Friday, February 17, 2006

Book Review: Anna May Wong: From Laundryman's Daughter to Hollywood Legend


You may very well ask.

Anna May Wong was the first Chinese-American film star. Her career spanned the silents through Technicolor and talkies to television. She co-starred with Douglas Fairbanks, Sr. in The thief of Baghdad, a major talkie. She was passed over for a major role in The Good Earth in favor of a European actress. She left Hollywood for Europe in the 1930's because the only roles she was allowed to play were "Dragon Lady" type roles. She learned to speak French, German, and Mandarin--as an adult.

Ms. Wong was caught between being "too Chinese" for Hollywood and "not Chinese enough" for China.

She was gracious and elegant. She worked hard and played hard. She had a dramatic sense of style, but saved and invested wisely. She lived at home, behind her father's laundry in Los Angeles (where she was born) and kept the books for him long into her adulthood.

Her youngest brother, Richard, will not cooperate with researchers looking to write or film a documentary about her, so Anna May Wong remains further in obscurity.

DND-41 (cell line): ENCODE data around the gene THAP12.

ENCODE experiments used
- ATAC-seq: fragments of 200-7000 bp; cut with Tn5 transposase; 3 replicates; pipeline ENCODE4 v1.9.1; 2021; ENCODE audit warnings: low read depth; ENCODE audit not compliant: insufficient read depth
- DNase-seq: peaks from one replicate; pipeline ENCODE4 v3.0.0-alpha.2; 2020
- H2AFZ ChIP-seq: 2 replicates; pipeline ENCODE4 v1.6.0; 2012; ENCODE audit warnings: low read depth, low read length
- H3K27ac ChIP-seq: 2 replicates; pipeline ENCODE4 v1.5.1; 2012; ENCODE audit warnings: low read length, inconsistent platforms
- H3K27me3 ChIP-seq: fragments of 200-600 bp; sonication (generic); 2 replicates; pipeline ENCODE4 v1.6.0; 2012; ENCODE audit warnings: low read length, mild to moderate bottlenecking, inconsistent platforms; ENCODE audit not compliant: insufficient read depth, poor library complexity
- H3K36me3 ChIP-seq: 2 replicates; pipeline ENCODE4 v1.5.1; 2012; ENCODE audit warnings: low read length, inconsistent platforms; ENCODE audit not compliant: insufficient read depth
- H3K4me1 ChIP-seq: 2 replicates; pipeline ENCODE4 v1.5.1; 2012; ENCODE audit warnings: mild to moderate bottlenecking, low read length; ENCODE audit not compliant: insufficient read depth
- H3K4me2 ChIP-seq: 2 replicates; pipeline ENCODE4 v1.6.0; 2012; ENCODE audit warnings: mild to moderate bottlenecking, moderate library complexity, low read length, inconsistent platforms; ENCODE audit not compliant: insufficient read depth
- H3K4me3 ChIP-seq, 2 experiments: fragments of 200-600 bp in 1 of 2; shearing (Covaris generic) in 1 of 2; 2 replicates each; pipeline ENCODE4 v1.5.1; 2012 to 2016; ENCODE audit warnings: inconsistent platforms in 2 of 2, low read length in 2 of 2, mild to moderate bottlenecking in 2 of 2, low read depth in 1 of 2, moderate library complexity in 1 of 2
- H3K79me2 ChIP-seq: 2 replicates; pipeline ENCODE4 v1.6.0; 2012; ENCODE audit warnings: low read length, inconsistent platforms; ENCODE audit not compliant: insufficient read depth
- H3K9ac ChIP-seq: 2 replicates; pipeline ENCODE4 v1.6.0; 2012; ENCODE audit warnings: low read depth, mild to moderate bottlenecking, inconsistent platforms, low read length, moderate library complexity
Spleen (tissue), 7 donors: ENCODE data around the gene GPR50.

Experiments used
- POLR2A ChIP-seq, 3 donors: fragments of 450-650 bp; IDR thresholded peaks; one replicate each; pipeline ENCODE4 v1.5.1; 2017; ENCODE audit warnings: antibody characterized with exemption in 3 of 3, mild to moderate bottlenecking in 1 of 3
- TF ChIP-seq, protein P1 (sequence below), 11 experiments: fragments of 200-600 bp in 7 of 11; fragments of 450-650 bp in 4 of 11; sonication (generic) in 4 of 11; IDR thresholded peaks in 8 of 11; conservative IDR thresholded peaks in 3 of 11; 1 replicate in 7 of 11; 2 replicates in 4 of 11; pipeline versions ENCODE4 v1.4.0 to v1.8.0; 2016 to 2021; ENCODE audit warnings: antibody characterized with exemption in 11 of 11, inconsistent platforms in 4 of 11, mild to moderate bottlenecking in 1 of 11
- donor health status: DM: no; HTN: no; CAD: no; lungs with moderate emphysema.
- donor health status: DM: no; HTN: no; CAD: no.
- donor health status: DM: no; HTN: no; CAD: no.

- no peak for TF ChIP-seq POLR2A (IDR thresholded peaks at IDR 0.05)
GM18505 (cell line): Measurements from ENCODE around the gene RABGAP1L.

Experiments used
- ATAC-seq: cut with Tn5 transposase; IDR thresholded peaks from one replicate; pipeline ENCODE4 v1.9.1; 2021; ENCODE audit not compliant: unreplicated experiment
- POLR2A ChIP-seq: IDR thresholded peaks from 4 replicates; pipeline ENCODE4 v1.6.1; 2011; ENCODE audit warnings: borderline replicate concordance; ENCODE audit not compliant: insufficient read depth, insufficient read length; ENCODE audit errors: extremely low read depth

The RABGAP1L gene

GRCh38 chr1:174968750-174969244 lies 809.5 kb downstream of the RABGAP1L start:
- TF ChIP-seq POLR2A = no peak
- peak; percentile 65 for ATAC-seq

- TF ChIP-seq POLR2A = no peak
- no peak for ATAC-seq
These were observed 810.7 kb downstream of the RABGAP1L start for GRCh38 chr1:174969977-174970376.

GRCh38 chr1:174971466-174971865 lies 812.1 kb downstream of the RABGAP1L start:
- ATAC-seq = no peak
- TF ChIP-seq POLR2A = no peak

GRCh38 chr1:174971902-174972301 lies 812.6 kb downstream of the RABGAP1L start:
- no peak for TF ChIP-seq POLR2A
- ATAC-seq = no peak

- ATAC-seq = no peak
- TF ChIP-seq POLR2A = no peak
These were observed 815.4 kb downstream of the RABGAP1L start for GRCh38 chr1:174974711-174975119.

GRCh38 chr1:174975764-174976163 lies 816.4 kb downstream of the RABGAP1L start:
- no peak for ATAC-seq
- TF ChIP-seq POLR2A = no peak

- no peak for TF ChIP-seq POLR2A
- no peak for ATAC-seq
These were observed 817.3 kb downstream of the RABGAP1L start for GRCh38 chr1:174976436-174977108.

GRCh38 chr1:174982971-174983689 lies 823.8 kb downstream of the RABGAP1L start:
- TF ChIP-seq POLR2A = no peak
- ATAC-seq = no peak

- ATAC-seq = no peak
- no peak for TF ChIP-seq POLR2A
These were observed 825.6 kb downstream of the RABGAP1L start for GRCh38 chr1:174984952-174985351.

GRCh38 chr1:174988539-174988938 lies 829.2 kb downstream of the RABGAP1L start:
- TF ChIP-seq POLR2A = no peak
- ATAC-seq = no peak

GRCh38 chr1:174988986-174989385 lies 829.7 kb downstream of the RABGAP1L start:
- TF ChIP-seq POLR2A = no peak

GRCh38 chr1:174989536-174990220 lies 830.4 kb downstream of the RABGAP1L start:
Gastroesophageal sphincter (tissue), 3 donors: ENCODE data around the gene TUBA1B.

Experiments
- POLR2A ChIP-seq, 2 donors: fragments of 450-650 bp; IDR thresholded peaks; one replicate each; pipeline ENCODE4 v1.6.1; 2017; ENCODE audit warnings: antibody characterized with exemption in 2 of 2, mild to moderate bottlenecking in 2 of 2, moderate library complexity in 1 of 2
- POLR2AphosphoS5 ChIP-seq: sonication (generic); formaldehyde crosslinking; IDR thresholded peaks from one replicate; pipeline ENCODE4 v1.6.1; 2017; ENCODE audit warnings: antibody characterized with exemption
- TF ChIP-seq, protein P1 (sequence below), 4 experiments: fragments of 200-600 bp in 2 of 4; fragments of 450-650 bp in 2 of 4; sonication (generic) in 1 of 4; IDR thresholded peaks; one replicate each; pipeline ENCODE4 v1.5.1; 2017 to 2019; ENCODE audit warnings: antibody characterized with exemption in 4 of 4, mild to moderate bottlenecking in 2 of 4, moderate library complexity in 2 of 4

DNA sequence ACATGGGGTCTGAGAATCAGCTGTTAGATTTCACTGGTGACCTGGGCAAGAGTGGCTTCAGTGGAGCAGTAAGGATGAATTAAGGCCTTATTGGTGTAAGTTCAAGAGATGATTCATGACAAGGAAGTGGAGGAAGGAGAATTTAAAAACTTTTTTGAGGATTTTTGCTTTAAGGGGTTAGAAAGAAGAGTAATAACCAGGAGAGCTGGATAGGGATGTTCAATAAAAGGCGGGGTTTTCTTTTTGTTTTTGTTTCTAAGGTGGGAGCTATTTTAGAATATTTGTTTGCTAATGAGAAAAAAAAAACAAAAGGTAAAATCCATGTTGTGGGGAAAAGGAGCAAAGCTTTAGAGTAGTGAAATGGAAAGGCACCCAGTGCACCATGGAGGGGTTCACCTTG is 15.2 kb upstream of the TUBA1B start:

Someday, someone will write a biography of Ms. Wong that is as fascinating as she is. Unfortunately, this one, by Graham Russell Gao Hodges, is not it. His prose is turgid and repetitive. Anyone who is old enough to remember the furor surrounding William Shatner and Nichelle Nichol's almost-kiss in Star Trek understands that Hollywood is racist and conservative--at least when it comes to casting. Do we need to hear it repeated on nearly every page?

His sentence structure is choppy and he repeats phrases within paragraphs (a pet peeve of mine). Mr. Hodges jumps from recapping the plots of Anna May's performances to personal details of her life. In his Acknowledgments, he thanks a number of people who read the manuscript and his editors. If, in fact, they did their job, I'd hate to see what the first draft was like.

On the March Hare scale: 3 bookmarks out of 5 for subject matter. 1 bookmark out of 5 for style.